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Canine Lymphoma Awareness Month

November 1, 2021

November 7th is designated as Canine Lymphoma Awareness Day. And one of the most common causes of cancer in dogs is canine lymphoma. In fact, it could make up as many as 20 percent of canine cancer cases. A local vet talks about canine lymphoma below.


This condition is most often seen in dogs that are middle-aged or older, though any dog can be affected, and at any stage of their life. It does tend to be more prevalent in specific breeds. Bull Mastiffs, Saint Bernards, Golden Retrievers, Boxers, Basset Hounds, Scottish and Airedale Terriers, and Bulldogs may be most at risk. Lymphoma can affect any organ in Fido’s body. However, it usually develops in spots that are associated with the immune system, such as the liver, spleen, lymph nodes, and bone marrow.


There are over 30 different types of lymphoma, all of which affect dogs’ bodies in different ways. The symptoms can also vary quite widely, depending on how far the cancer has progressed and what organs are affected. Some of the common ones include vomiting; diarrhea; increased water intake; trouble breathing; lack of appetite; weight loss; swelling, particularly around the throat, neck, and knee joints; and fever. Some dogs don’t experience any of these symptoms at all. Sometimes the owner will notice a strange lesion, bump, or lump. Of course, these things can be indicative of other health issues in our canine pals, and they all would warrant a call to the veterinary clinic to schedule an appointment ASAP. Much like with other health issues in dogs, early diagnosis and treatment are always beneficial. In the case of canine lymphoma, early detection can increase the chances of treatment extending Fido’s life and/or sending the cancer into remission.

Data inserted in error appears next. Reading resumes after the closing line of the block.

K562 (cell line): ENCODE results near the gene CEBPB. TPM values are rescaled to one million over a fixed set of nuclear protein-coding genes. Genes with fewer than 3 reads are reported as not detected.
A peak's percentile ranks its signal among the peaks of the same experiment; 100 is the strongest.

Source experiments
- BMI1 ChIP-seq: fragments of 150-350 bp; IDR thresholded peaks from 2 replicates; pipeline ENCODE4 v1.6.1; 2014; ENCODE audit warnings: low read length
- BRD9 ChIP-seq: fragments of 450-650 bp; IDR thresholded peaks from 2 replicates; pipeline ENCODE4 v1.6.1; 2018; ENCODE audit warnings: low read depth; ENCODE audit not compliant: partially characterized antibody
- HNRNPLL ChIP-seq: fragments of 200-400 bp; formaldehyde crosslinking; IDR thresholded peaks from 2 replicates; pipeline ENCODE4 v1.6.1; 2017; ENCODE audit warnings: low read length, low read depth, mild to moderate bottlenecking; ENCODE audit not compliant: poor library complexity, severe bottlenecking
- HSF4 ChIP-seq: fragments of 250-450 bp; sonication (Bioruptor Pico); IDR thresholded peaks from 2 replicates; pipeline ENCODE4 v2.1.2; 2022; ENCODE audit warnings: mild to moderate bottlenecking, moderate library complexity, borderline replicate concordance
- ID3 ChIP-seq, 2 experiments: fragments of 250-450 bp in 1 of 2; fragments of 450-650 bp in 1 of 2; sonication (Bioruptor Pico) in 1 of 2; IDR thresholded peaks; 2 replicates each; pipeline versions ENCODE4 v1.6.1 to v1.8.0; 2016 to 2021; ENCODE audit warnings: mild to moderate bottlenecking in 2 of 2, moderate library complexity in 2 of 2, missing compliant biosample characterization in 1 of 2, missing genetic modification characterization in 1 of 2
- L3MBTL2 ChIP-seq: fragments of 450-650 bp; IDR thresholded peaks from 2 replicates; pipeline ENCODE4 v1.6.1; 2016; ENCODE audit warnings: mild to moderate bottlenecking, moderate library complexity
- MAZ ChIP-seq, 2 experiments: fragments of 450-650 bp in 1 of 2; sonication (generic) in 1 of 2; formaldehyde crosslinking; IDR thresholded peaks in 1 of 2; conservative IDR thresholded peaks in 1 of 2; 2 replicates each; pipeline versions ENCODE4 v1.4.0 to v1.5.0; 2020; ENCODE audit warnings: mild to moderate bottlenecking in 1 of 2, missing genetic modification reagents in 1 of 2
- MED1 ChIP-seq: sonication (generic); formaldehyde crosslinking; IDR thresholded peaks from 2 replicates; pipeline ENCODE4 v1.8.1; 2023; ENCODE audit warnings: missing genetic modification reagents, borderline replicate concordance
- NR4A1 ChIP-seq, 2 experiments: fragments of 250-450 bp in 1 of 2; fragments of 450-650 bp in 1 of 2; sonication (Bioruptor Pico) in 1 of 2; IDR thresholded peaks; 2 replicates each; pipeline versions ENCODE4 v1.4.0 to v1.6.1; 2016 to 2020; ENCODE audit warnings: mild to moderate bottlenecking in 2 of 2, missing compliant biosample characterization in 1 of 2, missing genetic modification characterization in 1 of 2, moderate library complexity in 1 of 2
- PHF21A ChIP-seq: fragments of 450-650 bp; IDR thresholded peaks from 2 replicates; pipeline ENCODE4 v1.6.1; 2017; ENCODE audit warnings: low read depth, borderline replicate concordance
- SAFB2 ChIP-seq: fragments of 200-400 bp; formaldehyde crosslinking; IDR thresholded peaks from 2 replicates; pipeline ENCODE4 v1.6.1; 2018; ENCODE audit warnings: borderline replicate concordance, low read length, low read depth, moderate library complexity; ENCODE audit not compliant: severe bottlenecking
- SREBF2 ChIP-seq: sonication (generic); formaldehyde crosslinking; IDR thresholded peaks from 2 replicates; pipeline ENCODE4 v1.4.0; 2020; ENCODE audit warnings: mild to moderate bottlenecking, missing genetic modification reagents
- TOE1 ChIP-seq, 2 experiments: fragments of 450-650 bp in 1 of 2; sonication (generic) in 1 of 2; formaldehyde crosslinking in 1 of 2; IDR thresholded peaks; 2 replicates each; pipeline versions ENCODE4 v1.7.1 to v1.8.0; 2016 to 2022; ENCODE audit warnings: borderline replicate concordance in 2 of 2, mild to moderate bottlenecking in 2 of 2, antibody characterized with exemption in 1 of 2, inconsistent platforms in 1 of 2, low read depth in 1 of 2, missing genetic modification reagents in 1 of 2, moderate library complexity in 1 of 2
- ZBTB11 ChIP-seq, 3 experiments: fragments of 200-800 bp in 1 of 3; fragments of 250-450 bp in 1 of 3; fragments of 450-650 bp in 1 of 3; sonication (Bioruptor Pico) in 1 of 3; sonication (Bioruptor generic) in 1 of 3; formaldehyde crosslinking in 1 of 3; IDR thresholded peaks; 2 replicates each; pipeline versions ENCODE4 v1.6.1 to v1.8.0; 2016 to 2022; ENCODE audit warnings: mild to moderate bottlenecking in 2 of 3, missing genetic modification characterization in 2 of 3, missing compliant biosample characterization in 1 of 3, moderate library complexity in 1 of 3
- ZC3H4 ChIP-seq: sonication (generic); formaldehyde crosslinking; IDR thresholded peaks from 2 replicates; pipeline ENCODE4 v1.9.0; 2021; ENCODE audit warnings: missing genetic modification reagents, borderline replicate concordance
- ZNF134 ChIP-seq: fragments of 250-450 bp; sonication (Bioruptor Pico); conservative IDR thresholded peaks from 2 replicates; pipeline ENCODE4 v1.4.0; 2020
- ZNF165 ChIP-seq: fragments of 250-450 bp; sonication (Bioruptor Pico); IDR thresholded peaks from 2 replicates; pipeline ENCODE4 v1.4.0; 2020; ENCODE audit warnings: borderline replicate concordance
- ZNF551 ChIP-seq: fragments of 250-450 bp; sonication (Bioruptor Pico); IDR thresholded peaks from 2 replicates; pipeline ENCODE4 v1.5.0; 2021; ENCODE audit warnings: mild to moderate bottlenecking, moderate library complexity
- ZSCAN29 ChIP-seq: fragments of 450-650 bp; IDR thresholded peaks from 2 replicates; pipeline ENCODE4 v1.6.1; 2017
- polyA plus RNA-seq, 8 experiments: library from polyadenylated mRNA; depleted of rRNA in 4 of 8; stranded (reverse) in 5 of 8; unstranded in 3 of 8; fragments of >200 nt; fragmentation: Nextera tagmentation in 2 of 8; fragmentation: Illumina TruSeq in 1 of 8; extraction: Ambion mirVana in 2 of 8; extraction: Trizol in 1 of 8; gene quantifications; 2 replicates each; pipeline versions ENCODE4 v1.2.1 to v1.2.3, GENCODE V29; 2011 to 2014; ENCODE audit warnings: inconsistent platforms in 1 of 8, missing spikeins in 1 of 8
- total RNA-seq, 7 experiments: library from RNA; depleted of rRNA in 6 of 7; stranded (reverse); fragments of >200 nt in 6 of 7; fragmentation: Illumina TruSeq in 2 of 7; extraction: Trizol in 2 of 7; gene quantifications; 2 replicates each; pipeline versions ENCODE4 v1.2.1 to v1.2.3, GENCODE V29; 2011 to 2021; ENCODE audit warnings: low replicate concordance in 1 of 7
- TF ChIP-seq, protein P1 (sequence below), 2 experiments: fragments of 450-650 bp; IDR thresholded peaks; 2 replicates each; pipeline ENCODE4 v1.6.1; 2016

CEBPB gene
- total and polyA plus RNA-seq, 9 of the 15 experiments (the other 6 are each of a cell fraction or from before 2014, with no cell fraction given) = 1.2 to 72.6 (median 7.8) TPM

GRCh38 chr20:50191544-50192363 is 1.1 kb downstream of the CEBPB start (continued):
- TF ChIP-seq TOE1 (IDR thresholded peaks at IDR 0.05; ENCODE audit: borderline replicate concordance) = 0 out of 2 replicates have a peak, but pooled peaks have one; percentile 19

And now for the good news. Lymphoma can be treatable. It’s actually one of the more treatable types of canine cancers. Modern veterinary medicine is making some truly wonderful advances in this area. Treatment-wise, chemotherapy is the most common form of treatment. Your vet may also recommend alternative treatments, such as holistic options; newer treatments; and/or surgery and/or radiation;. Of course, specific treatment options are always offered on a case-by-case basis after a full diagnosis has been made. Your vet will be able to offer specific options after Fido’s lab results and tests have come back.

Do you have questions about your dog’s health or care? Contact us today!

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